The Underside of Power

Algiers - The Underside of Power
Critic Score
Based on 23 reviews
2017 Ratings: #20 / 876
User Score
Based on 396 ratings
2017 Ratings: #88
Liked by 7 people
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A.V. Club
This record might not justify the trying times under which it was created—what art could?—yet it captures them in a way that provides both comfort and catharsis to those who would resist. It’s an album we need right now, and will surely, sadly need again.

The Underside Of Power is righteous, vicious and vital. If the world is a stage, then at the moment it’s hard to think of a better house band than Algiers.

God Is in the TV

Algiers’ The Underside Of Power is an incredible undertaking and for the most part an incredible achievement.

As an album, though still swinging from one place to another with glee, ‘The Underside Of Power’ feels important, and very, very serious, as a body of work. It is one of the year’s very best albums, and sets out Algiers as one of the decade’s very best bands.

On The Underside of Power, they assert that even amid violence, darkness, and horror, that the human spirit is affirmed through witness and resistance, leading not only to solace but to redemption.

Drowned in Sound
From the clean lines and disquieting ambiguity of the cover to the references to T.S. Eliot and the samples from murdered Black Panthers there’s no mistaking that this is a Serious Album - but hey, that’s a good thing.
Alternative Press
There might be no other band working that so effortlessly transcends its myriad influences, creating something authentically new, disturbing and beautiful.
The Line of Best Fit

With The Underside of Power, Algiers are providing a potent soundtrack to the modern uprising.

Northern Transmissions
The Atlanta experimental genre-mashers come into their sophomore record with no fear and a stellar sense of song writing that always excites no matter how far they push the limits of their sound.
Changes in the political climate have certainly brought about an increase in albums with a political angle over the past twelve months, with the likes of ANOHNI, Solange and Common among the most notable releases. However, there are unlikely to be many that are as relevant and as well crafted as ‘The Underside of Power’.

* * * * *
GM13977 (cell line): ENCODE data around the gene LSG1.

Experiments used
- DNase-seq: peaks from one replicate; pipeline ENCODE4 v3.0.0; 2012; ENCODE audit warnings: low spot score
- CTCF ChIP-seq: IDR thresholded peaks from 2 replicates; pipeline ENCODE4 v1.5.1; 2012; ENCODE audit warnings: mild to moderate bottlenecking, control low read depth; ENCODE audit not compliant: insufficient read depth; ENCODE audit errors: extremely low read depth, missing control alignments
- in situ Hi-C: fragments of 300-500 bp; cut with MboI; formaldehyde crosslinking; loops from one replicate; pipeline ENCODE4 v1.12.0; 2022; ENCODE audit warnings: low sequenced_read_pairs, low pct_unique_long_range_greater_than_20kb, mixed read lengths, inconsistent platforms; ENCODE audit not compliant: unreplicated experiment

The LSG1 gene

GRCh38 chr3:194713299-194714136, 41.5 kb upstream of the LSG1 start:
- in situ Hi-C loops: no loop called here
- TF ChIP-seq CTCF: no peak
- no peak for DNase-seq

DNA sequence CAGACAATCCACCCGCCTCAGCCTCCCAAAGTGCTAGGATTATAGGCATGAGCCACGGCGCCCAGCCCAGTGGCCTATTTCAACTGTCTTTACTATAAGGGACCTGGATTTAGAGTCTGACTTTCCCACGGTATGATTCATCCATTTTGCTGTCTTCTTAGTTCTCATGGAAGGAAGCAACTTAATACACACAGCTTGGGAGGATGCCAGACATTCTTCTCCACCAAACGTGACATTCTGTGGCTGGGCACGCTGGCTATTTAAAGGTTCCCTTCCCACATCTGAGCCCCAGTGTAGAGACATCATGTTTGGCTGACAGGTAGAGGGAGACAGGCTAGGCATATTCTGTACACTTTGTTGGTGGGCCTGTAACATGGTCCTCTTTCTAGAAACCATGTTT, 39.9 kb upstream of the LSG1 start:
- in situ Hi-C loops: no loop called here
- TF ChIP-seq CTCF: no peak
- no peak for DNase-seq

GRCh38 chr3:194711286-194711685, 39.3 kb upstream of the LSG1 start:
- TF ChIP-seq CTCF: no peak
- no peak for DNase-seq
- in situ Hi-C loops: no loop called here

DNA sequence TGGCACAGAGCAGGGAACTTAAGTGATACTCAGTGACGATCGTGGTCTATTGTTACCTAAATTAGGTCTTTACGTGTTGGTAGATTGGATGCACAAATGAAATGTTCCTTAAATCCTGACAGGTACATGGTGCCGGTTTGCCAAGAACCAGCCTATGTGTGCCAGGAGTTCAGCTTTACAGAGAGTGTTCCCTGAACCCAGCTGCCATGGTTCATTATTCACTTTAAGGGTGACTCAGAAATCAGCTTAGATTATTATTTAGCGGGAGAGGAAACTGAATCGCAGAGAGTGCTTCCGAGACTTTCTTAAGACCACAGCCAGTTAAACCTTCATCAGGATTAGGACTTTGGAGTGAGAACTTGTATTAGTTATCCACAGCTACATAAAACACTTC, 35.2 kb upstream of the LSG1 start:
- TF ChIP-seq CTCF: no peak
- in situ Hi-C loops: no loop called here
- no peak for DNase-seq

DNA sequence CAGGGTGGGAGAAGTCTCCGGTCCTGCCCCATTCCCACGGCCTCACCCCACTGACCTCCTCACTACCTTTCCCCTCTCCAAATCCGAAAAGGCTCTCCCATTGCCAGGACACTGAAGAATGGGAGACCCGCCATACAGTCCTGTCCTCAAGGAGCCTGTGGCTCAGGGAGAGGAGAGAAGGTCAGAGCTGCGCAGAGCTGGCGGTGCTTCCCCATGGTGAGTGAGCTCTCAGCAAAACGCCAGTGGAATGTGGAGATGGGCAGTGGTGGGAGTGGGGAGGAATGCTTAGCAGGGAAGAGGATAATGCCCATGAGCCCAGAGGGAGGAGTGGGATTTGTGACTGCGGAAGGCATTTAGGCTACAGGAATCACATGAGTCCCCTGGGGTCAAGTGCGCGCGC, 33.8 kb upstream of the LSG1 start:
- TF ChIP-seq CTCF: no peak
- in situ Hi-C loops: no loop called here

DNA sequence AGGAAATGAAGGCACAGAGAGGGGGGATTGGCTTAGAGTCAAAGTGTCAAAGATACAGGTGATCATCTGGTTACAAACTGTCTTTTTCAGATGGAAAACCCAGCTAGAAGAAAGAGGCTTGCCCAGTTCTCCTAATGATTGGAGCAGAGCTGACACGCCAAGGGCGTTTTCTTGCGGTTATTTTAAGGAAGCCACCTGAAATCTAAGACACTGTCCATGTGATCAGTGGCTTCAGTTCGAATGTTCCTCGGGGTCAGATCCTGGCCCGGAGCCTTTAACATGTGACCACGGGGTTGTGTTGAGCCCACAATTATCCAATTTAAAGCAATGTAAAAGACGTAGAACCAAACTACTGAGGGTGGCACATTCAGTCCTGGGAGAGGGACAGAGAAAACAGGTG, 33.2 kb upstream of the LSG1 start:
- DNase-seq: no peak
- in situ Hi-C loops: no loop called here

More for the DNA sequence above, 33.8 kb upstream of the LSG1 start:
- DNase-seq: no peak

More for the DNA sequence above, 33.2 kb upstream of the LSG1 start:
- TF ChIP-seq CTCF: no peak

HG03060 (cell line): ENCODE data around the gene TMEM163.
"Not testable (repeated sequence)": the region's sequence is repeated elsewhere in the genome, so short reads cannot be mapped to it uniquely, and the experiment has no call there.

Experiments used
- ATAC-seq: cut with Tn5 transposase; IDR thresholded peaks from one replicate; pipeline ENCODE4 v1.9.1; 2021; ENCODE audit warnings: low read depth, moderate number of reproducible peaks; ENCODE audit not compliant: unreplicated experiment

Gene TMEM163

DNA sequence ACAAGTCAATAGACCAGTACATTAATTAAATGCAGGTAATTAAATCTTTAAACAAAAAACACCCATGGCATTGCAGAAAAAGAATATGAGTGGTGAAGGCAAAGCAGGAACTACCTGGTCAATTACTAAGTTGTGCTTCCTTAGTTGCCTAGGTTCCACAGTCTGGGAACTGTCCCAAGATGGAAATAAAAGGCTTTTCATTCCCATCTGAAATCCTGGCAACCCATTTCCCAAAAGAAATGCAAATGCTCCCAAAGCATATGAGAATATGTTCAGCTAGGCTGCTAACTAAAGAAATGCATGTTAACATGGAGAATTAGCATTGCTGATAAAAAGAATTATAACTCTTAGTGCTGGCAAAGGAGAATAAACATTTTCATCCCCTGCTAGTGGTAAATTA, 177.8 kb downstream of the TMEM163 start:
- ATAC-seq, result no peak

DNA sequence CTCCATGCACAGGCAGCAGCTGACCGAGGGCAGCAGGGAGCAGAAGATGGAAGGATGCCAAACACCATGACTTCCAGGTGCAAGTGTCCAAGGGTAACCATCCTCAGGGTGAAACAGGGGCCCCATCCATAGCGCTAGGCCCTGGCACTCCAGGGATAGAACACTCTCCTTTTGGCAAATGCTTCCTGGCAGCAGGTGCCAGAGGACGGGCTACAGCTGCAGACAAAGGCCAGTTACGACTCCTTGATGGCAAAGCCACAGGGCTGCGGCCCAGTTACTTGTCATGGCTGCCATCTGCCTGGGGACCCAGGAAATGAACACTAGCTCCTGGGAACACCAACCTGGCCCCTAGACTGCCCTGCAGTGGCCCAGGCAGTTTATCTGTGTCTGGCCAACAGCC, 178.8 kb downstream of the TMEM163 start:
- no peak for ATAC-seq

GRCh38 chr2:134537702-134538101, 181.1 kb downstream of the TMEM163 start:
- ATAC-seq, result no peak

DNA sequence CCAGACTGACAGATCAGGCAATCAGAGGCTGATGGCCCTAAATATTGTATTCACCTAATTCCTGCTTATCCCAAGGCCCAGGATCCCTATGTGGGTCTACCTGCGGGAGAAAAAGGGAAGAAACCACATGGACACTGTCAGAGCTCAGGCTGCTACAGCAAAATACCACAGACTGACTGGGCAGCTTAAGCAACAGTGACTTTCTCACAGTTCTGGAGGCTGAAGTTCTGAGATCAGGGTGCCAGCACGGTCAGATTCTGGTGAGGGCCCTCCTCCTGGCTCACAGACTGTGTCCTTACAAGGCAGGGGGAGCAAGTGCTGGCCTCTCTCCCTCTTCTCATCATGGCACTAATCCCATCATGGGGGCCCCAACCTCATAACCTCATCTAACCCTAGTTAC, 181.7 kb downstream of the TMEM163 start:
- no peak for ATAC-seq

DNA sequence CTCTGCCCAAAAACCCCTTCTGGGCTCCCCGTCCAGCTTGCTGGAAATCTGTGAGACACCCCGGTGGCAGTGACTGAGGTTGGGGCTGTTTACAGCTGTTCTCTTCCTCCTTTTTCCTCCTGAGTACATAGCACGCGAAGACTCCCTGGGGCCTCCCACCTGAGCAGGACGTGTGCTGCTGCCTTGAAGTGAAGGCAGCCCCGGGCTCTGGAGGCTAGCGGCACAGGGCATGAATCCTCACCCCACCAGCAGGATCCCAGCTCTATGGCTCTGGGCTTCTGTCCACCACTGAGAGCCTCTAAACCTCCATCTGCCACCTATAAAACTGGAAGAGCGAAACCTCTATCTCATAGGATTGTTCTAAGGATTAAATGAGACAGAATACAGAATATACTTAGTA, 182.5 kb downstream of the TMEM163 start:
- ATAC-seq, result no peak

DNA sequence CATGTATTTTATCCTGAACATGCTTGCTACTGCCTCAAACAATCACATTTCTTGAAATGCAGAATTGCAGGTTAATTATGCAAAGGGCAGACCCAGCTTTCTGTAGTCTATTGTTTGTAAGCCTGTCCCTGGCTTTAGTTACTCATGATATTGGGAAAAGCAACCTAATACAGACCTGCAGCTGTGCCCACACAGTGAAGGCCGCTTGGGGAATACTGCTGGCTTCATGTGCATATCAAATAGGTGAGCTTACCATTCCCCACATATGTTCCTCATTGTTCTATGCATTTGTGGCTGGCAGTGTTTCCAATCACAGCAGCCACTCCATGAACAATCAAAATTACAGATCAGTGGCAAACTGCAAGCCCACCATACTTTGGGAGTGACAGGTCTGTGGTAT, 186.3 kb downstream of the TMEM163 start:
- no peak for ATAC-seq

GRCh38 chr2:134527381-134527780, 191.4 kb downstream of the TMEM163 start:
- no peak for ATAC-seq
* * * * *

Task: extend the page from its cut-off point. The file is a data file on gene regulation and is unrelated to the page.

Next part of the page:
The Skinny
Ultimately, this is an important record at a time when galvanising young people to protest is needed perhaps more than ever. While it's presumptive to assume Algiers have succeeded, this record definitely won't hurt the effort.
Loud and Quiet
From the political and ideological to the guttural and anthemic, Algiers angry voice remains a protest sound for these restless days and nights.
Under The Radar
This is one of those zeitgeist capturing records, all done without compromise or a hint of triteness. Algiers were once a band with promise; now they've fully arrived.
The whole record holds a mirror up to society and asks the question: What do we want from our leaders, and ourselves? It's a difficult request often ignored in popular music, but it's a vital one for these turbulent times.
No Ripcord

There’s a confrontational energy to The Underside of Power that encourages conversation, and not just rapturous abandon. It’s an unorthodox approach that immediately distinguishes them.

‘The Underside Of Power’ is heavy going, but completely, necessarily so.

Whether or not punk is “back” amidst this wide range of artistic responses remains an open question, but if what the world needs right now is confrontational, unapologetic art, then The Underside of Power rises to the challenge and succeeds.

The Needle Drop

Algiers blow the sophomore slump out of the water with The Underside of Power, a more intense and versatile album than the band's self-titled debut.

The Observer
Intelligent, powerful, righteous – it’s not an easy listen, but it is a rewarding one.
Rolling Stone
Suggesting Birthday Party, Suicide or Public Image Limited taking a midnight leap in the mighty Mississippi, this Atlanta crew combines droogy post-punk rattle and churchy Southern roots music on their second album.

Gospel, punk, and noise fuse together for Algiers’ ambitious and chaotic second album. The songs burn with anger and grief, but lack cohesion to get the message across.

Controversial opinion but this just sounds like slightly better Imagine Dragons
In my journey of listening to the albums of the past decade, which for some reason did not enter my radar, Algiers delivers an album that I really didn't expect much, seeing the tags assigned to it, all I can say is: Don't come to this EP with some twisted bias, this project hits hard.

Revisiting and DAMN this shit slapsssss hAAAArd
If you told me that there was a band that mixed Motown and gospel music with post-punk, I would have thought they were crazy and terrible but this album is anything but that.
Algiers’ blend of post-punk, new wave, gothic rock, soul, and even gospel makes for one of the most unique and admirable rock albums in recent memory, that continues to blow me away with its stellar production, engaging songwriting, and masterful cohesion.

Best tracks: Walk Like a Panther, Cry of The Martyrs, The Underside of Power, Death March, Hymn for an Average Man, Bury Me I’m standing, The Cycle
Worst tracks: Plague Years
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Track List

  1. Walk Like a Panther
  2. Cry of the Martyrs
  3. The Underside of Power
  4. Death March
  5. A Murmur. A Sign.
  6. Mme Rieux
  7. Cleveland
  8. Animals
  9. Plague Years
  10. Hymn for an Average Man
  11. Bury Me Standing
  12. The Cycle / The Spiral: Time to Go Down Slowly
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Added on: April 28, 2017